Home Nonprofit organization TEDxNorthwesternU speakers discuss building activist momentum

TEDxNorthwesternU speakers discuss building activist momentum


At the end of September 2009, Dan Cnossen woke up in a hospital bed wondering what had happened to his legs. While serving as a platoon commander for SEAL Team One in Afghanistan, Cnossen stepped on an explosive device, which caused the injury.

At the TEDxNorthwesternU talk, Cnossen discussed how to move forward while coping with unexpected setbacks in life. Six other speakers also shared their stories and insights at the annual conference at the Ryan Family Auditorium on Sunday afternoon.

The presentations were centered around the theme of the conference: momentum. After recovering from surgery, Cnossen found himself on the podium at the Paralympic Winter Games for seated biathlon and cross-country skiing medals.

“While mass and speed create physical momentum, I have come to discover that perspective and focus create life momentum,” Cnossen said.

TED is a non-profit organization that provides resources to potential conference organizers. Weinberg Jr. Tanya Bhargava, Executive Director of TEDxNorthwesternU, said the group is getting a license from TED to hold an official conference at NU.

Medill senior Tom Quinn, associate director of TEDxNorthwesternU, said the license allows the club to use the TED brand and that TED will publish the discussions online. TEDxNorthwesternU is one of the only entirely student-run TED conferences in the country, he added.

At the start of the school year, the club focused on brainstorming. Members then recruited lecturers during winter quarters, Bhargava said.

“Not every TED Talk needs to have a fascinating new idea that you come up with,” Bhargava said. “(The presentation) boils down to the experiences you have…and how that changes how you came to a conclusion.”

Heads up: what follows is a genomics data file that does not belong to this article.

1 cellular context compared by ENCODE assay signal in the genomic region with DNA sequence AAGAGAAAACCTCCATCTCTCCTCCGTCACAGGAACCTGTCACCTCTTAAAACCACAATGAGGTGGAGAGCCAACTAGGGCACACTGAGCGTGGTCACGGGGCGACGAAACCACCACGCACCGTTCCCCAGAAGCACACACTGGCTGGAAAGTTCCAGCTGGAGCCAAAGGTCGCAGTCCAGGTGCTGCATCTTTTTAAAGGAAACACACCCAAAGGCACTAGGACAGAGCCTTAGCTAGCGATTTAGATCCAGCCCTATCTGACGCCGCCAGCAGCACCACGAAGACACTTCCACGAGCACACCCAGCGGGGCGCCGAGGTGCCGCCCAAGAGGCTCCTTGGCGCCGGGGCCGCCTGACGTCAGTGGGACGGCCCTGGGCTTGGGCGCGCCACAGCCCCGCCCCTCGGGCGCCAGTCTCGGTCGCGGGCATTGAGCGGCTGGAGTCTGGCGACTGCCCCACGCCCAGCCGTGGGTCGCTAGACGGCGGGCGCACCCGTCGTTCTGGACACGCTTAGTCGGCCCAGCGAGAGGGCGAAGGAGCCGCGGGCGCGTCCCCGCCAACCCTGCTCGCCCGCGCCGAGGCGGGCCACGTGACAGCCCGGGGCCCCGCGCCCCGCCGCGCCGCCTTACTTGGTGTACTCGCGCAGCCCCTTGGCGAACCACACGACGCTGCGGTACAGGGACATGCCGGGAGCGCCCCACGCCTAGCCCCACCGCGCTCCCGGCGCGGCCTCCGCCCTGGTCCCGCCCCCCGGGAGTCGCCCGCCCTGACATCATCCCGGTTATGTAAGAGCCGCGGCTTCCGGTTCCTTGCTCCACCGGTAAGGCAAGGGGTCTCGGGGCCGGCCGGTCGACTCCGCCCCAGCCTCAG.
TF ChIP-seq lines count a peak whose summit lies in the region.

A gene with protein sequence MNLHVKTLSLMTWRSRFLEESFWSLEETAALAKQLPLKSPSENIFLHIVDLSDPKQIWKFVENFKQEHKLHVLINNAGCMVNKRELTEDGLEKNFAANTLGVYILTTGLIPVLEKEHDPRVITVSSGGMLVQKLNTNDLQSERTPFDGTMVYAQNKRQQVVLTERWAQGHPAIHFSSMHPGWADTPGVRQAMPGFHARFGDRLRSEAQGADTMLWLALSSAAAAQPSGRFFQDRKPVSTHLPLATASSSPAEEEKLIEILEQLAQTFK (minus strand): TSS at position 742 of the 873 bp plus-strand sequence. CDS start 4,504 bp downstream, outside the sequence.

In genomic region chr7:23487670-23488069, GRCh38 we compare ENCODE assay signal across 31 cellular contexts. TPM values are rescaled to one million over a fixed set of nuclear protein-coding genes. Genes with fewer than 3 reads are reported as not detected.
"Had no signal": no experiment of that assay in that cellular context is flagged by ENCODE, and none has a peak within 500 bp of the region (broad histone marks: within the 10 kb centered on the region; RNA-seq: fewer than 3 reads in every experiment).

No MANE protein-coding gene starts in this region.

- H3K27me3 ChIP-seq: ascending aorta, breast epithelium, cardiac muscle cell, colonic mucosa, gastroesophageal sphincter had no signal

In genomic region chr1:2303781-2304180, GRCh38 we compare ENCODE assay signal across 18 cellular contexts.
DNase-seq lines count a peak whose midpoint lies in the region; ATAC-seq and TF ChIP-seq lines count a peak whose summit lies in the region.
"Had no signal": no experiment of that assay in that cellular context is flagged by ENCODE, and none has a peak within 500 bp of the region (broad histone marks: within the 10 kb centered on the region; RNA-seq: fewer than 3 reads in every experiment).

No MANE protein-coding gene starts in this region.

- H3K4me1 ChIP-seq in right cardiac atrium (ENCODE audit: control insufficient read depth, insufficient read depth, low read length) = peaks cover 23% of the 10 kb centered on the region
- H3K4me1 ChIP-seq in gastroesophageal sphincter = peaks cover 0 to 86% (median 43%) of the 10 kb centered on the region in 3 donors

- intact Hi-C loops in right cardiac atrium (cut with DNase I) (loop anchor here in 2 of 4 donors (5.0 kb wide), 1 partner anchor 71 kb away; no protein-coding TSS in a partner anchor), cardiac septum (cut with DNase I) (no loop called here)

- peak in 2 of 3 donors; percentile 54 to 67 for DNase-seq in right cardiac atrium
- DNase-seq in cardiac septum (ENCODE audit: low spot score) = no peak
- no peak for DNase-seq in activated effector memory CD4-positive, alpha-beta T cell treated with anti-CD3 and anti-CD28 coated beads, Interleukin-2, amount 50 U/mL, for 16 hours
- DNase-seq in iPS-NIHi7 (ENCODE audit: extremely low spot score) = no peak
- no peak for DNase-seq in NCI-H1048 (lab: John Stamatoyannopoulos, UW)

In his presentation, Evanston Township High School Physics professor Mark Vondracek has stressed the need for a revolution in the education system. He pointed to weaknesses in the school system, such as the achievement gap between white students and students of color.

Using metaphors from physics, Vondracek said the standardized nature of the education system prevents adults from understanding children as individuals with unique strengths and talents.

“We treat everyone’s identities as standardized,” he said. “It’s assembly-line, cookie-cutter education. This is why we need revolution, not just reforms.

Vondracek said he started Project Excite to help address these issues. The program focuses on the social-emotional side of learning and creates long-term plans for black and Hispanic students to close existing achievement gaps, he said.

Alice Kim, director of human rights practice at the University of Chicago’s Pozen Family Center for Human Rights, spoke about changing the narratives around incarceration. Her work against the death penalty led her to fight another form of punishment: life without the possibility of parole.

“We have a system that criminalizes and pathologizes black and brown people,” she said. “A prison is not just a place. It is also a long-range ideology that shapes the way each of us thinks.

Through her work, Kim met Renaldo Hudson, a former inmate who wanted to capture his own story. He turned his jail cell into a studio where he painted protest artwork that depicted his life experiences, Kim said.

Kim stressed the importance of creating platforms for those incarcerated to share their stories. A series of events called “Live From Death Row” allowed audiences across the country to hear directly from those on death row through amplified phone calls, Kim said.

“You and I have work to do if we are to end this dehumanizing mission,” she said, speaking directly to members of the public. “It starts with going through the prison walls, each and every one of us.”

Quinn said hearing speakers condense complex topics into metaphors can challenge the way people understand systems.

The discussions helped him think about the issues from different angles, he said.

“You should come out feeling like you want to challenge the speakers because that’s how we get productive dialogue,” Quinn said. “We are not trying to change mentalities, but we are trying to start a dialogue.”

E-mail: [email protected]

Twitter: @JessicaMa2025

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